Paxton's delivery, with a long arm action in the back, raises a flag for some Fall League observers. One veteran scout, while liking the size and arm strength, said about Paxton, "I am concerned about the arm action, both the angle of it and the length. I don't think they lead to command, nor do I think that the arm action will allow him to learn an additional pitch, make adjustments, or command his fastball to both sides of the plate." The scout went on to say that Paxton's future may be as a lefty set-up man out of the bullpen.

Painter has watched Paxton since he signed with the Mariners and has seen him make adjustments in his delivery when necessary.

"He's got a lot of length in his arms and he's a tall kid," Painter said. "Occasionally he'll get stuck, but for the most part he does repeat his delivery well. When you repeat your delivery, you know what your pitches are going to do . . . He's really taken off with what we've done and he's definitely a very good prospect in the future."

An added advantage of Paxton's AFL time is getting to work with Javelina catcher Mike Zunino, the College Player of the Year and the Mariners' 2012 first-round pick. Zunino finished the year with Jackson after signing for a $4 million bonus.

"We've been working together for a couple of months and he's caught me quite a bit," Paxton said about Zunino. "We're starting to get to know each other pretty well. We've had quite a few chats about how I like to pitch, our game plan and that type of thing. We're getting a lot more comfortable with each other."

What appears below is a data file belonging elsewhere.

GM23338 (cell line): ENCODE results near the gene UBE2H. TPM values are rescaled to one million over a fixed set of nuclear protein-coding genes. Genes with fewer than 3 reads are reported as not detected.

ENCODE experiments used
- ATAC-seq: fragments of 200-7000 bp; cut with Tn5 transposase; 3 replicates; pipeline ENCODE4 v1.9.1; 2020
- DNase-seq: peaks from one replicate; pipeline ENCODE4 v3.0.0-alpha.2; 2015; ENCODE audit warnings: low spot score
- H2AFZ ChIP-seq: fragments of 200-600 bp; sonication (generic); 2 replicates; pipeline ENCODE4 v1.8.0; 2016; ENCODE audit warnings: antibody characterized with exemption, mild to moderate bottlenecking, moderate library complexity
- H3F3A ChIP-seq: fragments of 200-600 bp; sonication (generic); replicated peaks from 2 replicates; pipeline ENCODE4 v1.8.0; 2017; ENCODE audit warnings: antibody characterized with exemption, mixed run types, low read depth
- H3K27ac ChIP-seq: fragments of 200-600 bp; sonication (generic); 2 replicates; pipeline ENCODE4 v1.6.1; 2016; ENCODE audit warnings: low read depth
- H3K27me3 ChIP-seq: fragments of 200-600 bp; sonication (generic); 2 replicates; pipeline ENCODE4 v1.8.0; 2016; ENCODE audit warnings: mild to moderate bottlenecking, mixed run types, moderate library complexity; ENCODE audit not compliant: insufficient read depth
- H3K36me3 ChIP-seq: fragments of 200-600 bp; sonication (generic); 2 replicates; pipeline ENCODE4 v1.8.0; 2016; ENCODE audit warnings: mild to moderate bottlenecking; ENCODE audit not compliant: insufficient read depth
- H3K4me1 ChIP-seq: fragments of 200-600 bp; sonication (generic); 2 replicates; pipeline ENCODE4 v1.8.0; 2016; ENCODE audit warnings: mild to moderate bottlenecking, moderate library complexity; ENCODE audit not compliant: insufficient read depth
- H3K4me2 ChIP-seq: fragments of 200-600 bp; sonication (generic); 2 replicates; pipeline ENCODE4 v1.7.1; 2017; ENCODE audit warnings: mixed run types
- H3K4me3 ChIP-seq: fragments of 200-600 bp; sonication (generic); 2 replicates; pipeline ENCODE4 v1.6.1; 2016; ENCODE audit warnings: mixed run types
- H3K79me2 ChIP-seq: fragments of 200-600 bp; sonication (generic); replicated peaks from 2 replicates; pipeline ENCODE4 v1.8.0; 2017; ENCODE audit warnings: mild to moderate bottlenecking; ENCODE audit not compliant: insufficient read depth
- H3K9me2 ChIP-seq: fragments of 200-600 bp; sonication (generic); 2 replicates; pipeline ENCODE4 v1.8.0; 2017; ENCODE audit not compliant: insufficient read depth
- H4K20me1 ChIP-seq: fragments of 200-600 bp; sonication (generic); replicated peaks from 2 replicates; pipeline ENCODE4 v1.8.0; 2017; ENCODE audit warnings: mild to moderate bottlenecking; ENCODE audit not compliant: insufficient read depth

Paxton will report to big league camp in February with the expectation that he'll move to Triple-A to start the season. But he hopes to get one more baseball experience under his belt before then. The British Columbia native should be a candidate for Canada's World Baseball Classic team that qualified this fall for the 16-team tournament, with the first round being held in the Phoenix area.

"Hopefully, at some point I'll get to pitch for Team Canada," Paxton said. "It's always great to represent your country."


• Yordy Cabrera had quite a week to start his fall season. The Athletics placed the 22-year-old infielder on the Phoenix roster to replace Miles Head, who had suffered a season-ending shoulder injury in the Desert Dogs' first game, and Cabrera homered in his first AFL at-bat on Tuesday night against the Rafters at Salt River Fields. The 2010 second-round draft pick took batting practice in his Athletics uniform Saturday morning, but by the end of the day was a member of the Marlins organization after being included in a three-team deal between Oakland, Arizona and Miami. Cabrera is expected to remain with the Desert Dogs, albeit in a different uniform, since the Marlins are also one of the five teams that contribute players to the Phoenix roster. He was off to a strong start in the AFL, going 3-for-9 with five RBIs in his first two games. Cabrera, 22, who missed more than half of the 2012 regular season with a hip injury, has a combined .230/.297/.351 batting line in his first three professional seasons.

• Javelinas reliever Kevin Quackenbush (Padres) continued his strong season with his first four AFL appearances, with a pair of saves and four scoreless innings with seven strikeouts. Hitters are 0-for-13 with two walks so far against Quackenbush, who went 3-2, 0.94 with 27 saves and 70 strikeouts at high Class A Lake Elsinore.